Scientists studying human DNA have discovered two sequences that may help to forecast the risk of osteoporosis. The research may lead to a future treatment for the disease, which reduces bone density.
The discovery may allow researchers to predict the risk of getting the disease in 20 percent of people.
Another team of researchers also studying the disease's effects on the body found seven different types of DNA sequences that appear to be associated in all human beings.
The results of these studies were published Tuesday in the New England Journal of Medicine and the Lancet. Some scientists believe the results may also reveal how osteoporosis develops in a person's body over time.
"Eventually, a panel of genetic markers could be used in addition to environmental risk factors to identify individuals who are most at risk for osteoporotic fractures," Tim Spector and Brent Richards, researchers at King's College London wrote in their report in the Lancet.
The two genes are an important target for treatments, and drugs are already under development, Spector's team said.
"These can be measured with near perfection, and without bias, years before the age at which fractures tend to occur -- which could provide ample lead-time for preventative measures," they wrote.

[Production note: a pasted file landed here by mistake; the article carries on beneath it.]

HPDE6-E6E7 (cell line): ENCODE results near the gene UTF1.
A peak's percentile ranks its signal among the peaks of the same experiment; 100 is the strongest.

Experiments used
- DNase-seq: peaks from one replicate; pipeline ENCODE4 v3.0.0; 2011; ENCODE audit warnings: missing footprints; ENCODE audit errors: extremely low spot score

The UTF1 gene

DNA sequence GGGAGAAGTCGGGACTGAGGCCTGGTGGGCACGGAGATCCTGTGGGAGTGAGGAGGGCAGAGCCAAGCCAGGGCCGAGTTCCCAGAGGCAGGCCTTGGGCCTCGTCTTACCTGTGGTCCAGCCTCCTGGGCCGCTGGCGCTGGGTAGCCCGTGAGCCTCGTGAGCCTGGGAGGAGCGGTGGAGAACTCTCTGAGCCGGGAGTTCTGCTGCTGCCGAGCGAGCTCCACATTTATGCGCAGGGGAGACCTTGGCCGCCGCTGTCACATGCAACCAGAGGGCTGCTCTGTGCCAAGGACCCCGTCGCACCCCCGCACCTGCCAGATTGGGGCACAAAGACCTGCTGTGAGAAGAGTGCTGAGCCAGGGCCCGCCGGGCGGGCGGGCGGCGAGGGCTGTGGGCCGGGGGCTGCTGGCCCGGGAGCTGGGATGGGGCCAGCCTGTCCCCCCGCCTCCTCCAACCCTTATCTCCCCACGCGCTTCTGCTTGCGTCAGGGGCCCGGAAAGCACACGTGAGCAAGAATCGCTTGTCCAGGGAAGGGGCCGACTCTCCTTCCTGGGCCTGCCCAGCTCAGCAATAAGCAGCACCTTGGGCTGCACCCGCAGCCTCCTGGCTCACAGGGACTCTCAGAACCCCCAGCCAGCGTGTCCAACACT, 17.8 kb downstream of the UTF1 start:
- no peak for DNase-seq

Disease Affects One in Three Women, One in Five Men
The International Osteoporosis Foundation reports osteoporosis affects about one in three women and one in five men worldwide. Currently, 40 percent of women past menopause develop the disease. The condition may also develop in elderly men.
Currently, the treatment for osteoporosis includes bisphosphonates - drugs that stimulate the body to increase bone mass and cut the risk of fractures in patients.
Medical professionals say exercise with a diet rich in calcium and vitamin D and having thicker bones lowers the risk developing the disease.
The studies included more than 18,500 British, European, and Australian participants of European descent. According to WebMD, additional studies would be required to track gene patterns in people from other ethnic backgrounds.
Sources: Reuters, WebMD